Full width home advertisement

Post Page Advertisement [Top]

Doggone It, Change for the Better in 21 Days

Doggone It, Change for the Better in 21 Days
For the past few days both our dogs have been looking rather puzzled if not bewildered. Most of the time they are pretty much absorbed in their own little worlds but now they are not. Their ears prick every now and then, they lift their noses and sniff the air and then peer into the greenery at the bottom of the garden.
Their senses are more acute than ours so I have a pretty good idea of what they are trying to figure out: the lack of noise. Noise, not sound. Because there is plenty of soundof the kind we generally don’t get to hear any more in the cities—birdsong, the buzzing of bees, the whirr of dragonfly wings, the rustle of squirrels… Their canine cousins on the street, of course, are particularly bemused and alarmed by the sudden disappearance of humans altogether—their source of food as well as torment. Being inherently innocent and loving creatures, they are probably the only animals that may be actually lamenting our absence from their vicinity.
Many articles have come out recently about the return of wildlife to spaces they had been crowded out by obstreperous humans. These have also been roundly rebutted as fake news propounded by eco-warriors out to prove that humans need to go back to Luddite times in order to save what is left of our precious planet.
Be that as it may, our dogs certainly sense something is different. No sounds of traffic in the daytime and obnoxious post-midnight vrooms of supercars and superbikes on empty Delhi boulevards. No sounds of VIP sirens, no telltale clangour of metal cutters, hammers and drills signalling breakneck construction work.
While the mango trees are heavy with spring flowers and the shedding neems are creating bewitching eddies of yellowing leaves in the characteristically whimsical Chaitra breeze, there is also a perceptible clearness in the air. No acrid tang of petrol fumes or tar, just the distinct perfume of lime blossoms and desi roses.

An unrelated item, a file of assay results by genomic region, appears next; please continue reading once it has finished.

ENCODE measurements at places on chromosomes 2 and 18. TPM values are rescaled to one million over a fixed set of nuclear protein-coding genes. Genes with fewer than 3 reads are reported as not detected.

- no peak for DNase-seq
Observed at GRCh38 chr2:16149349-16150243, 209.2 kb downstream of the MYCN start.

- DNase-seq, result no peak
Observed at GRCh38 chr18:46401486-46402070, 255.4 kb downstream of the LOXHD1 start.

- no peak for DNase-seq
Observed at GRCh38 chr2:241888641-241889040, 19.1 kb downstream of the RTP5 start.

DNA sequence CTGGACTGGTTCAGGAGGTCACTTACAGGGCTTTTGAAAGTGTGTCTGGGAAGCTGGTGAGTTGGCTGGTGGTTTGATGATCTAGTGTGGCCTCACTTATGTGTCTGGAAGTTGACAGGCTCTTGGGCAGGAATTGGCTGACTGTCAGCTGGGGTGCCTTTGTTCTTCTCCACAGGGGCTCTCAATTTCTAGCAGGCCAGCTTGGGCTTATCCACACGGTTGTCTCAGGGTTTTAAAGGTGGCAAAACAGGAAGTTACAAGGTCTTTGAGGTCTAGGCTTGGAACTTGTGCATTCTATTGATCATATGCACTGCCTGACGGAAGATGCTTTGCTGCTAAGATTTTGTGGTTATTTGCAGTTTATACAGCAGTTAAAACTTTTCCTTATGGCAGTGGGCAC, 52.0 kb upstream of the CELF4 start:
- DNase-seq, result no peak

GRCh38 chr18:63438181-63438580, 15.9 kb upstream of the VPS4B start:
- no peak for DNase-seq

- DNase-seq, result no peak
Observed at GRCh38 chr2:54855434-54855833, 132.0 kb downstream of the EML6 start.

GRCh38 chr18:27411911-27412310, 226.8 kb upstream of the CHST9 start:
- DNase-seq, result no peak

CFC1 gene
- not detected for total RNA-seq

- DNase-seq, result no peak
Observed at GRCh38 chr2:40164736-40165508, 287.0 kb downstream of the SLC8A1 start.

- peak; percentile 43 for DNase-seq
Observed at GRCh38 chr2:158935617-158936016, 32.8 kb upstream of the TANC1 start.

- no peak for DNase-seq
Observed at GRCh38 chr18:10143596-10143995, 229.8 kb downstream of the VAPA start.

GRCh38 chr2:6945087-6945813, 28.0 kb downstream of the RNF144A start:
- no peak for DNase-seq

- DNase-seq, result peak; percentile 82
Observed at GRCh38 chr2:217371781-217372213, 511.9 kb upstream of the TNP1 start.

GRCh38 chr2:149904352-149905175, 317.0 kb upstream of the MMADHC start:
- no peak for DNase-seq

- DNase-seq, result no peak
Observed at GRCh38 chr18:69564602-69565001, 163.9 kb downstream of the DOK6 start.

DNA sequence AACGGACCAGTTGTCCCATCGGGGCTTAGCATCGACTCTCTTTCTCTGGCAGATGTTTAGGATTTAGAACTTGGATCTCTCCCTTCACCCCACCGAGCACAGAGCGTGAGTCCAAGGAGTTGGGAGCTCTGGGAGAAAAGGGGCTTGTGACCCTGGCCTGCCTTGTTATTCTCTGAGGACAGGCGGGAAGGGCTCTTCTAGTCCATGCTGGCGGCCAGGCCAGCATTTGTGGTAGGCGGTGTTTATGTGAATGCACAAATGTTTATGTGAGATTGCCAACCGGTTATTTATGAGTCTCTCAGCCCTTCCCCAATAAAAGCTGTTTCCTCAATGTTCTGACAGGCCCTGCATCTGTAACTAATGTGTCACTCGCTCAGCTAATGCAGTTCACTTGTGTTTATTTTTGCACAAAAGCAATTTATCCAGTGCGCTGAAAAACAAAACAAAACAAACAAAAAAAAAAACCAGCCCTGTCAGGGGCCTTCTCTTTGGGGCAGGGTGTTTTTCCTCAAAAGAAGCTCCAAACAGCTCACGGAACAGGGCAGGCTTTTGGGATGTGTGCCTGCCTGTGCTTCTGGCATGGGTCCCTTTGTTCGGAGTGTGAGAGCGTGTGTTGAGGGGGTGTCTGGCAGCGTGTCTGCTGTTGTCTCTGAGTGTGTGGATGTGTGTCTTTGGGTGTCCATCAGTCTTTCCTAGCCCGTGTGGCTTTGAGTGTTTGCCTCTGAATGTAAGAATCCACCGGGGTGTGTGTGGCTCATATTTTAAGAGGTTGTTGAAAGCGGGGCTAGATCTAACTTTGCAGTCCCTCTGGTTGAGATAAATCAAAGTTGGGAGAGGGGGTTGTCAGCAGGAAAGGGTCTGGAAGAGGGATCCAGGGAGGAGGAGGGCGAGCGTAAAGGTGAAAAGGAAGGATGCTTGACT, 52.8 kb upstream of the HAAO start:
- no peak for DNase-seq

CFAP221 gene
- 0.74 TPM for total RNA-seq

Funny how living in a big, blustery megapolis inevitably dulls our senses into submission. That’s why we don’t ever miss what we cannot see, smell or hear anymore. Everyday life is so frenetic anyway, that we don’t have time to wonder about what’s no longer there, except during occasional bouts of nostalgia.
They say 21 days are all that’s needed to break a habit. The same can be said about forming a habit. The most challenging one to give up would be the way we’ve lived our lives till this point: the excess, the waste, the thoughtlessness of convenience. And the most challenging one to take up would be living mindfully.
There is plenty of time to think, calculate and practice all that changing such a deeply ingrained habit will entail. Any doubts about whether we truly do with less—food, drink, entertainment, shopping, travel, expensive leisure—can be easily dispelled in the ensuing 21 days. The benefits of less are already appearing.
And our two dogs—not to mention the long-eared, sharp-nosed, eagle-eyed pets in countless homes across Indian cities—are the first ones to realise this, quite instinctively. Look at them closely, and you will see the question in their trusting eyes, the perplexed quiver in their noses and the quizzical cocking of their ears.
Even me, with my utterly deficient adult human senses (babies are far more in tune with nature than us hardened adults) can hear, smell and feel the difference. Inspired, I find myself staring eagerly skywards looking for that rarest sight of all for city-dwellers—stars. But it’s still too early yet for that final miracle.

No comments:

Post a comment

Bottom Ad [Post Page]